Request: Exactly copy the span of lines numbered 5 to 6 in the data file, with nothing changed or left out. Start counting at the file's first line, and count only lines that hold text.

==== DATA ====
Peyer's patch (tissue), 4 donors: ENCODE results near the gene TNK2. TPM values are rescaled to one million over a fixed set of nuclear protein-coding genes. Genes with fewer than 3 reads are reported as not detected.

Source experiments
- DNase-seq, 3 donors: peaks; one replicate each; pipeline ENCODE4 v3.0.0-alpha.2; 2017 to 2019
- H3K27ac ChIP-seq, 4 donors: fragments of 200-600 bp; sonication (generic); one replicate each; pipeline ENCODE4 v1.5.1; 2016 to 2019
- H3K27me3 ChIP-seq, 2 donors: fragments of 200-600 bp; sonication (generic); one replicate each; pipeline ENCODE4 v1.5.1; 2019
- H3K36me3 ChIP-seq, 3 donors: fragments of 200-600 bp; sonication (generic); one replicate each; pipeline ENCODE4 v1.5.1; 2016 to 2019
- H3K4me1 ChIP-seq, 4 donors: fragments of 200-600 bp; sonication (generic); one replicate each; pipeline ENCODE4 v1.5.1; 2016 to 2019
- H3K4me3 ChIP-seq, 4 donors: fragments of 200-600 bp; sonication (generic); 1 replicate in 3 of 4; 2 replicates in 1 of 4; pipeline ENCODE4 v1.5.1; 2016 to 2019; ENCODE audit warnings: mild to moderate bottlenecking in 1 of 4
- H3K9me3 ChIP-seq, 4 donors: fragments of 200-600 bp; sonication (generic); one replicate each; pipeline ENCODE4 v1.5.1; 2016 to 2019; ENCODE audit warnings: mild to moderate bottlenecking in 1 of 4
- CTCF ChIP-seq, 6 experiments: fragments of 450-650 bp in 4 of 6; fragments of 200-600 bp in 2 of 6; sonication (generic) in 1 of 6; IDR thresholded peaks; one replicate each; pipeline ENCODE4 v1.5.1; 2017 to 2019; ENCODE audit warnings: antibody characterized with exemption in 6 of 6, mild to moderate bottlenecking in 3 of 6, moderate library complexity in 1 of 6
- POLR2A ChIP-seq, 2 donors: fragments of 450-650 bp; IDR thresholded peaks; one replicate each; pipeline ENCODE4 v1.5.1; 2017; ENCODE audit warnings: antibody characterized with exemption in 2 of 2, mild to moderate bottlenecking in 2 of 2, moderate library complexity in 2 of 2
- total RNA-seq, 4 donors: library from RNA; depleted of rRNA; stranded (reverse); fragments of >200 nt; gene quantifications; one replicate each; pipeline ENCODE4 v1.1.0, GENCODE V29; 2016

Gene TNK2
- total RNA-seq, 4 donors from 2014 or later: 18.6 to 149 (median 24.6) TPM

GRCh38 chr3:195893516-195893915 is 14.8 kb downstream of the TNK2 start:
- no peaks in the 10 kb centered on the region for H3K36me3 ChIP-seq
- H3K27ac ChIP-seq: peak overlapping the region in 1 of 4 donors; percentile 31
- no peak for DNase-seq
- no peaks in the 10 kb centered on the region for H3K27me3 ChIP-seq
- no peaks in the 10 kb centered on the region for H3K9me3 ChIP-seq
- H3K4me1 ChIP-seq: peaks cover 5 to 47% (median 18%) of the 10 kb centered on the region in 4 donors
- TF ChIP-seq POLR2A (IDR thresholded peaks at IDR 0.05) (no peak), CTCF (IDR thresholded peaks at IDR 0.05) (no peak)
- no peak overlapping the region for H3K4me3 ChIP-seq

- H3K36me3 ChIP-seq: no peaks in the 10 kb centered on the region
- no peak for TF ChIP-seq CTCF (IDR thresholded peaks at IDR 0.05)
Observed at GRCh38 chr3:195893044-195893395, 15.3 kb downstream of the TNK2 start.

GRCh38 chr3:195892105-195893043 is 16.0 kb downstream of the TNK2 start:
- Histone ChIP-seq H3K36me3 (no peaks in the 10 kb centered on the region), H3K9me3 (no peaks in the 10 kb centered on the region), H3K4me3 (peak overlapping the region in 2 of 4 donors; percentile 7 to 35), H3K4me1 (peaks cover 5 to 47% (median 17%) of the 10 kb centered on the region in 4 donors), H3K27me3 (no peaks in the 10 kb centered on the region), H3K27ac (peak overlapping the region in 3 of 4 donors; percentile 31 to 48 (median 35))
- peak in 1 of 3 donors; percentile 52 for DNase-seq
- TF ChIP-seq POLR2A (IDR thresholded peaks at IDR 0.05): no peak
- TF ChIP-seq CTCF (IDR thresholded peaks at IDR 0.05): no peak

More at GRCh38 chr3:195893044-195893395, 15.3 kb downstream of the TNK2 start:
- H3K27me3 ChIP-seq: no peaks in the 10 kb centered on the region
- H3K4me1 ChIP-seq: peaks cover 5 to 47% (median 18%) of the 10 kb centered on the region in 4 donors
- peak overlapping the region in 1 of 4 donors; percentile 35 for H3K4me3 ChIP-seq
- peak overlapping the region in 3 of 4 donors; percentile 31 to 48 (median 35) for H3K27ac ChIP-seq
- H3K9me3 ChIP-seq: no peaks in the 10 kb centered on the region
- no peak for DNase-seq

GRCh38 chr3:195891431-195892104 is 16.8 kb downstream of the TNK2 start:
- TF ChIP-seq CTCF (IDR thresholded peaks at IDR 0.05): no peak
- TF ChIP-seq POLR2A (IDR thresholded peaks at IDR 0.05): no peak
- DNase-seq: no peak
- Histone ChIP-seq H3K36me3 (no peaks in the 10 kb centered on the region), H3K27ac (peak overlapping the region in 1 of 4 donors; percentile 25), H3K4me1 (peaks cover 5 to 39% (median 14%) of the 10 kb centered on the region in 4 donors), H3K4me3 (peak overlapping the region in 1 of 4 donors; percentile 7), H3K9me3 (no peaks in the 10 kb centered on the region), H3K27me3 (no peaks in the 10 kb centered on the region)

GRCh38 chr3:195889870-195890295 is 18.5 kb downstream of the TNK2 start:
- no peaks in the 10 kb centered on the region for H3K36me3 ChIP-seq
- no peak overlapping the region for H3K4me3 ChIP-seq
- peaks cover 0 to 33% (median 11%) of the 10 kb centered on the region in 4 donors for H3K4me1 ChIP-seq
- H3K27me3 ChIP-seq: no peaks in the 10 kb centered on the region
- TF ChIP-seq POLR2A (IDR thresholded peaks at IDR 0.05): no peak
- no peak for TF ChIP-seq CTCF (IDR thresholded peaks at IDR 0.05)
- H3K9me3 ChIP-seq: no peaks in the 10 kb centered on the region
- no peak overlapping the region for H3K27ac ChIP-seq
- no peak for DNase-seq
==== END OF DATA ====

- H3K27me3 ChIP-seq, 2 donors: fragments of 200-600 bp; sonication (generic); one replicate each; pipeline ENCODE4 v1.5.1; 2019
- H3K36me3 ChIP-seq, 3 donors: fragments of 200-600 bp; sonication (generic); one replicate each; pipeline ENCODE4 v1.5.1; 2016 to 2019